Graph 1. An example of yearly production from the lower half of Leirbotnar in Krafla.

Aside from using direct performance measurements from boreholes to evaluate the mass removal from geothermal areas they use gravimetry. They are built on comparison between measurements from one period to another. Base measurements (0-positions) are made before production starts and thereafter measurements are made every 3-5 years and based on those results an evaluation is made whether changes in mass have occurred beneath the measurement areas and how those changes seem to be.

Pressure: Operational pressure of each hole is monitored regularly (Po ~ top of the hole) and the measurement is bar-g. That way a regular assessment is made on the flow from the hole, based on a certain pressure at the top of the hole. There is also a reason to keep the monitored holes, ones that do not blow (in production). They show uninterrupted pressure and heat in the production in the geothermal system and it becomes easier to evaluate the effects the production has on the geothermal system with regular measurements. Graph 2 shows pressure measurements from hole KJ-18, in the southern hillside of Krafla at 1000-2000 metres, along with the initial pressure when the hole was drilled, and the depth to the water surface measured from the top of the hole. For comparison is the overall production in the area.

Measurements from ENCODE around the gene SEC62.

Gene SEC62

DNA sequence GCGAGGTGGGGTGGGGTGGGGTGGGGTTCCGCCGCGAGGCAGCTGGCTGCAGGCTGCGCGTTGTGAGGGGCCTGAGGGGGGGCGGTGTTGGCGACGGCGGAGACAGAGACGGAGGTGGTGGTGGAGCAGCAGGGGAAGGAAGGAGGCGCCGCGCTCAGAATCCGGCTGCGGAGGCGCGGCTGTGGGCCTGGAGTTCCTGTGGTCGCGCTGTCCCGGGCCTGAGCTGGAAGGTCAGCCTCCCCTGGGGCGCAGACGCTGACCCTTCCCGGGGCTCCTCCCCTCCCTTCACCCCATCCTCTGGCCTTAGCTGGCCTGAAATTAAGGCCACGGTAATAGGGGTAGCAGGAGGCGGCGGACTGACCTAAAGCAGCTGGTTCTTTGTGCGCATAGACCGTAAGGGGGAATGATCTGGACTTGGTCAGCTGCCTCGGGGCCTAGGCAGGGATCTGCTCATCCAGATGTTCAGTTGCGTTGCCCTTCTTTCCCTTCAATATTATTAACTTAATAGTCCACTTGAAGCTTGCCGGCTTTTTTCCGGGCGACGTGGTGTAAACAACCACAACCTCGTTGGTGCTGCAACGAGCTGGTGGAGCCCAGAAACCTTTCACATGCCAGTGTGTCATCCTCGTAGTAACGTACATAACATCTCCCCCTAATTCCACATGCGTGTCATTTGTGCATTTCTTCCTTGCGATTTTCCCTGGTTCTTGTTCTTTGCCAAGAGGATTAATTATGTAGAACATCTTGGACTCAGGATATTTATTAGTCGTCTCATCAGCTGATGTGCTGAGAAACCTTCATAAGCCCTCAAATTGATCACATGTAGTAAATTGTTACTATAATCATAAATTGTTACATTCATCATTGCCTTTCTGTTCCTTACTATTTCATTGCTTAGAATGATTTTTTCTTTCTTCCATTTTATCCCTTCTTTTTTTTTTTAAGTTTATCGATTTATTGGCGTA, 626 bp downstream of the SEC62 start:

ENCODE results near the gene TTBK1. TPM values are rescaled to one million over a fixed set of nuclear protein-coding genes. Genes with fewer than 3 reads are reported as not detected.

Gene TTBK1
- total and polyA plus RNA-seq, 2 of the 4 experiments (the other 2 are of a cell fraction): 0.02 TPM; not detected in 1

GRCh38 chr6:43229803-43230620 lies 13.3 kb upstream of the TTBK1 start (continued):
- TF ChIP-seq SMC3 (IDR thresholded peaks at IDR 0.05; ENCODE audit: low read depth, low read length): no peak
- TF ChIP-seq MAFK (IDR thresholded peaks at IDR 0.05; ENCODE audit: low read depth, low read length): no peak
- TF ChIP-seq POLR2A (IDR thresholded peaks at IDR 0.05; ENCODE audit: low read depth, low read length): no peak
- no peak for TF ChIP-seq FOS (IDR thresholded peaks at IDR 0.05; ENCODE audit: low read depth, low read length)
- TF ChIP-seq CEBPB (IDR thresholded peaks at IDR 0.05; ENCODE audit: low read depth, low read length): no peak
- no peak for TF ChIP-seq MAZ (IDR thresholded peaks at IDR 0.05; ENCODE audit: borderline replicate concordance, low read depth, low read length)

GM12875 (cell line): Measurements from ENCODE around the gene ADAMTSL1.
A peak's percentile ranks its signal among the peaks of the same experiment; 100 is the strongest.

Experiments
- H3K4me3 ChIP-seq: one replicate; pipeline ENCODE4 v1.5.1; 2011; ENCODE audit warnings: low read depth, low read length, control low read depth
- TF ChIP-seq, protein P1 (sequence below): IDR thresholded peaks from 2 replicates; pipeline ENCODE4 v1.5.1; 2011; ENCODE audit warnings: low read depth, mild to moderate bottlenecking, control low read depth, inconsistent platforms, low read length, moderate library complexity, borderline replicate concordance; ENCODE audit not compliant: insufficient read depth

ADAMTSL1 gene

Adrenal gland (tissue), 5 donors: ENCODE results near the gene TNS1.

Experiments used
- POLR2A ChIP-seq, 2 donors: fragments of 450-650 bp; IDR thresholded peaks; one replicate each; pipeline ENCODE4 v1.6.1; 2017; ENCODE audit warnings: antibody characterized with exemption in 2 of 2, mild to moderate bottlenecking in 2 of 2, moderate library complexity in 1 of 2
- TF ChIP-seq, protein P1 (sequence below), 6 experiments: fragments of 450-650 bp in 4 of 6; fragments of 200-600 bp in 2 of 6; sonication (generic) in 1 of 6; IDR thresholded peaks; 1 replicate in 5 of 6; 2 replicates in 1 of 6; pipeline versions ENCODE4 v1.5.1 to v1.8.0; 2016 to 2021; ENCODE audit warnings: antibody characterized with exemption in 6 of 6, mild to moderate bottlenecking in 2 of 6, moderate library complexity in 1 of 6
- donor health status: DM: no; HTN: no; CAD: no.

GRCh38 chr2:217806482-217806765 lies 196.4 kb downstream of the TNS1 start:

Graph 2. Overall production, pressure and water level in hole KJ-18 in Krafla.

Mass removal from a geothermal system is based on the extents of the energy production and the size of the geothermal system. Pressure/depression is evaluated in three ways:

  1. Measurements in boreholes that are not being used but well connected to the area. Depression is measured where it is likely that the geothermal system is being impoverished. 
  2. Measurements of the initial pressure and temperature in boreholes. When new holes are drilled the pressure is measured in those and compared to the pressure as it was in the holes while they were new. 
  3. With recovery measurements in working holes.

At the beginning of operations, a depression happens that then gets balanced again after a certain amount of processing period. When balance has been reached the natural inflow is equal to the mass removal. If the depression is steady the mass removal is too high and can impoverish the system.